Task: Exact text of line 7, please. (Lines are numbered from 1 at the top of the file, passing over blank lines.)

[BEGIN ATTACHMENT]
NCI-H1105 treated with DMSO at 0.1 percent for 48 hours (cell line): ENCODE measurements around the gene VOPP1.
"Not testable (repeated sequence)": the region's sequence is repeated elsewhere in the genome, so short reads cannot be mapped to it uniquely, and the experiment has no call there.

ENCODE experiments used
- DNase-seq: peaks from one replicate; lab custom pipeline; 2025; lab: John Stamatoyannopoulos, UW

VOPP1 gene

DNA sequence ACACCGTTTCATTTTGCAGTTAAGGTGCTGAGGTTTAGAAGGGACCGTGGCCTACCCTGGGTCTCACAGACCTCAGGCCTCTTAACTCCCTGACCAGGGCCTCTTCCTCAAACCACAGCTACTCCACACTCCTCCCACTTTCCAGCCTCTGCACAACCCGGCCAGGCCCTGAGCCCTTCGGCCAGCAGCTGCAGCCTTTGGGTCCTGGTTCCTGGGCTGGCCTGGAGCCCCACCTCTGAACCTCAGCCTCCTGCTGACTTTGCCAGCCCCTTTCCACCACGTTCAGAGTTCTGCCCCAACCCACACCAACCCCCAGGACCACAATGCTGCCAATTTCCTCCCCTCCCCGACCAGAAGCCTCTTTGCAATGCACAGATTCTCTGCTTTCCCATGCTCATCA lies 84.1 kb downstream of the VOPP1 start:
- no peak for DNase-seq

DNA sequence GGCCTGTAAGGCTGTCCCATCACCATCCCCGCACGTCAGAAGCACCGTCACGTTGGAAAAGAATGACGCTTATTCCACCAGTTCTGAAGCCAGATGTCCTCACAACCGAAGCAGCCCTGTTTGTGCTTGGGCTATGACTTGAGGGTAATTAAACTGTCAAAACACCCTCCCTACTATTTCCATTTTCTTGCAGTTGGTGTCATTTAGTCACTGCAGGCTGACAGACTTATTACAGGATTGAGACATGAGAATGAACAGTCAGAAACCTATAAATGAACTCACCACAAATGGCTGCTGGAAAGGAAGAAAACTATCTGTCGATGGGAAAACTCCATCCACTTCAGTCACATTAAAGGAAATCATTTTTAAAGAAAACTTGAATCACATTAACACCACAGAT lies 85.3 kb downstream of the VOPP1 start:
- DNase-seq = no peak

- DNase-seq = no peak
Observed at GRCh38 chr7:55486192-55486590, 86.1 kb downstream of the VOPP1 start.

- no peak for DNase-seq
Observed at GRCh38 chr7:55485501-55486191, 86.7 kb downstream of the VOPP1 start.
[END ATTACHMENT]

- no peak for DNase-seq